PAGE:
I love this wine, especially for the price! This has everything you could ever want in a top-flight 1er cru Burgundy. The nose is alive with notes of bright red berry, spice and that tell-tale cola note all fine Gevrey-Chambertins have. Layer after layer of complex fruit notes mingle with spice and earth notes to create a breathtaking Gevrey-Chambertin. There's a powerful core of fruit, tannin and acidity here and even though this is showing well now, I have to believe we are still just scratching the surface of what this wine will eventually reveal. A great showing for one of the first 2016s to reach our shelves.
Drink from 2018 to 2038

Additional Information:


Pinot Noir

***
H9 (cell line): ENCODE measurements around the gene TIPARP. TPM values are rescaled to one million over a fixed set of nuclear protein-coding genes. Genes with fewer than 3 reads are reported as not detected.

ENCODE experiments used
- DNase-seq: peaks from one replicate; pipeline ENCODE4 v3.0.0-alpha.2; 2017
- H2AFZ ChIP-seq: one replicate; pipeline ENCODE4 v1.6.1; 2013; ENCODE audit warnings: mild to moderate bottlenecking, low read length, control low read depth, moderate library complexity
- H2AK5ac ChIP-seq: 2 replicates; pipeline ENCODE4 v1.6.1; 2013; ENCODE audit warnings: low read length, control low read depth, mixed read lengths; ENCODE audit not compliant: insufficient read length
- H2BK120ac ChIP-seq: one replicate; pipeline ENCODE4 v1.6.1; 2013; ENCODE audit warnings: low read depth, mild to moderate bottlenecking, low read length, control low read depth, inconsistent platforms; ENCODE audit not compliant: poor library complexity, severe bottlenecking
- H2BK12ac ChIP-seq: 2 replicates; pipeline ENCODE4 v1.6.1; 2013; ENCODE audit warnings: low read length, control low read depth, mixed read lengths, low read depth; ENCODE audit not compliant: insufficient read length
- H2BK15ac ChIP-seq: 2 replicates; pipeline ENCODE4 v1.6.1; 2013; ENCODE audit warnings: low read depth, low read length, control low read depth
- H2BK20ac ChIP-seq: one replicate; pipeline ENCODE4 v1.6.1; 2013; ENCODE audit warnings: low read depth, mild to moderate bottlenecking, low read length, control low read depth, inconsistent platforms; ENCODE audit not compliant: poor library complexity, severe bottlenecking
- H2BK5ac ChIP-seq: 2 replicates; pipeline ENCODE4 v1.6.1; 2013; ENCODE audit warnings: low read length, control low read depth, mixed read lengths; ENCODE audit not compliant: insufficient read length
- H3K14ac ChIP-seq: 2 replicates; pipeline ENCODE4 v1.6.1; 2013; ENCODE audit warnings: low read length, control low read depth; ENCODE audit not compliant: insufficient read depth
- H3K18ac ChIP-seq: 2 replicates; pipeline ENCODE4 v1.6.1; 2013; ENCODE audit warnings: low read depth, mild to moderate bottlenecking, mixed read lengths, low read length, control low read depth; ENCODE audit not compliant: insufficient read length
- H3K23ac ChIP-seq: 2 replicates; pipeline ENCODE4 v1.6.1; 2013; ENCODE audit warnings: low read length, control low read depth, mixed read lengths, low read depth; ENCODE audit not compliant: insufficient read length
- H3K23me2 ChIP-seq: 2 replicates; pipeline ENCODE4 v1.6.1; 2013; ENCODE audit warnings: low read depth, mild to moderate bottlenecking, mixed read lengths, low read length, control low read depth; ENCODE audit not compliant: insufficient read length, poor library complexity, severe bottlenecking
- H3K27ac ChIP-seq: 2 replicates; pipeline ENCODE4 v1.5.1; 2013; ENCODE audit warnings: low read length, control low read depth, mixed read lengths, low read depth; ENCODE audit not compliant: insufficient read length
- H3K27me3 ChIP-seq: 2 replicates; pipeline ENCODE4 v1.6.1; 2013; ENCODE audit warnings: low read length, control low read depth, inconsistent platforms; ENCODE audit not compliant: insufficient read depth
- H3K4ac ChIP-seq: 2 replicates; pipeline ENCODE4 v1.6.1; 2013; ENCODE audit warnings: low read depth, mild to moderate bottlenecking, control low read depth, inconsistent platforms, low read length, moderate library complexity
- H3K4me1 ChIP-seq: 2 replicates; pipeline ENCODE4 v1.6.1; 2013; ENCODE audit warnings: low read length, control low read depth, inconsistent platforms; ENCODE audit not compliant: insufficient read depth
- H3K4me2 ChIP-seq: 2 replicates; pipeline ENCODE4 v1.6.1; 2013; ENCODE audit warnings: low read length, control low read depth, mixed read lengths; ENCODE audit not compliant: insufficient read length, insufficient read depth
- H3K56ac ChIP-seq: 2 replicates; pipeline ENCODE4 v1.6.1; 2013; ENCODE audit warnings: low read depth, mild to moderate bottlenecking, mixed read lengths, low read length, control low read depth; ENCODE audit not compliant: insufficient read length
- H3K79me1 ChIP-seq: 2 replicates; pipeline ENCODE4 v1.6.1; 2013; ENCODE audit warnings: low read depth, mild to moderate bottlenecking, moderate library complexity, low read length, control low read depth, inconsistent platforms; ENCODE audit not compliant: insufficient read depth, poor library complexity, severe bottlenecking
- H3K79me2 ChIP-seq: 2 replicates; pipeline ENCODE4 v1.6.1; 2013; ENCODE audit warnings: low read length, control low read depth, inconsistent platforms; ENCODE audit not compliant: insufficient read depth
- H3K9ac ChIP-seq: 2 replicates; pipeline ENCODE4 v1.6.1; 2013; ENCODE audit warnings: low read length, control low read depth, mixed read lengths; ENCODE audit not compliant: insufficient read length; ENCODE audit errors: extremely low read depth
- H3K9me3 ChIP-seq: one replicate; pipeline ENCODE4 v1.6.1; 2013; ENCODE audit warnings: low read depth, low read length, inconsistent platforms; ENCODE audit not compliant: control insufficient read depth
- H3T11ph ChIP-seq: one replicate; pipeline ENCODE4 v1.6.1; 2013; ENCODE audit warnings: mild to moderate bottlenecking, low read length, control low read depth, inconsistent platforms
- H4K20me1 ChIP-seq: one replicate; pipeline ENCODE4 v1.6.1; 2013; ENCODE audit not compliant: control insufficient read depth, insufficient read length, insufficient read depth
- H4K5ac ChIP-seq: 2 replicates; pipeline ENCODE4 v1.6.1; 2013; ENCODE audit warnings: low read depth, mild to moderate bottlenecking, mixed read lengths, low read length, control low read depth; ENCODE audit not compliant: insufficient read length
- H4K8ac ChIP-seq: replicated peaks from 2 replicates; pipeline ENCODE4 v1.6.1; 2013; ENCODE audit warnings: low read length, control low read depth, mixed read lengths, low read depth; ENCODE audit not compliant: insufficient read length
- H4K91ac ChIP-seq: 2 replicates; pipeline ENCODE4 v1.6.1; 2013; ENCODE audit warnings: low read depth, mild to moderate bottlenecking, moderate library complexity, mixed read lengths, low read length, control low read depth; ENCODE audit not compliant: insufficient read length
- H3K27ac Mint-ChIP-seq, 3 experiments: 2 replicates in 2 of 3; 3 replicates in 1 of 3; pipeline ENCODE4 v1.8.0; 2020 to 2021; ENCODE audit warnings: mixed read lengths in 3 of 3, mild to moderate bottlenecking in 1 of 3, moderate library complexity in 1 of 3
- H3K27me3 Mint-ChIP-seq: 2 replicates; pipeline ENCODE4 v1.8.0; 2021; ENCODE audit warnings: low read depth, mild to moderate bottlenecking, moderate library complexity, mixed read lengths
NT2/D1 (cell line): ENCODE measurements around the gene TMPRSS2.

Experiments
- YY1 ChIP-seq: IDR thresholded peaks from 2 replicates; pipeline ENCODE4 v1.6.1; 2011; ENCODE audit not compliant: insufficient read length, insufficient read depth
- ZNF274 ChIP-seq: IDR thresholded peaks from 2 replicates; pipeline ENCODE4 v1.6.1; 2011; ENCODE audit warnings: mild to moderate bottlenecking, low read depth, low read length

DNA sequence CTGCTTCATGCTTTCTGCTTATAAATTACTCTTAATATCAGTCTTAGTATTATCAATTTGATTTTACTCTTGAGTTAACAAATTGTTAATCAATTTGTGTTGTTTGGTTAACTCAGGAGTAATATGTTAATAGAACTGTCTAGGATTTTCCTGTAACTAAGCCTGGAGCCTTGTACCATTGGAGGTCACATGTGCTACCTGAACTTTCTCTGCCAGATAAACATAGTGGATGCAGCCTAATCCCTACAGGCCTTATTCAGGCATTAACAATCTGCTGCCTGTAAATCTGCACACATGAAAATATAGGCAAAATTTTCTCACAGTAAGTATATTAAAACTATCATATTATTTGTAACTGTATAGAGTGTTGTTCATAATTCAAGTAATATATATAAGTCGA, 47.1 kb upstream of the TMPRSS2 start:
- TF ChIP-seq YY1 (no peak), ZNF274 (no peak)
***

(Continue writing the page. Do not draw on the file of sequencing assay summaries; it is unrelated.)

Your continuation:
- One of France's most legendary grapes and the grape that earned Burgundy its reputation. The parent of varietals like Pinot Gris/Grigio and Pinot Blanc, Pinot Noir is blue to violet to indigo in color with relatively thin skins, and it is said to have been cultivated in France for more than 2,000 years. At its best, Pinot Noir creates elegant wines that are filled with primary red fruit aromas and flavors while young, revealing with an array of secondary characteristics like earth, smoke, violet, truffle and game with age. The varietal is also known, perhaps better than any, for its ability to translate terroir, or a sense of place. While the best Pinot Noir still comes from Burgundy, it is being produced with increasing success in cooler climates around the world. In France, it is part of the trifecta of grapes that can go into Champagne, and it is also grown in Alsace, Irancy, Jura, Savoie, Lorraine and Sancerre. Outside of France it is produced under the names Pinot Nero and Blauburgunder in Italy's mountainous regions, as Spätburgunder in Germany and as Blauburgunder in Austria. In the US, Pinot Noir has found suitable growing conditions in the cooler parts of California, including Carneros, the Russian River Valley, the Anderson Valley, the Sonoma Coast, Monterey County, the Santa Lucia Highlands and Santa Barbara County, as well as in Oregon's Willamette Valley. In recent years, New Zealand has demonstrated its ability to interpret this hard-to-grow varietal, with successful bottlings coming from careful and attentive growers in Central Otago, Martinborough and Canterbury. Chile is also an up-and-coming region for Pinot Noir, creating fresh, fruit-forward, early-drinking and affordable Pinots from the coastal Casablanca Valley and the Limari Valley.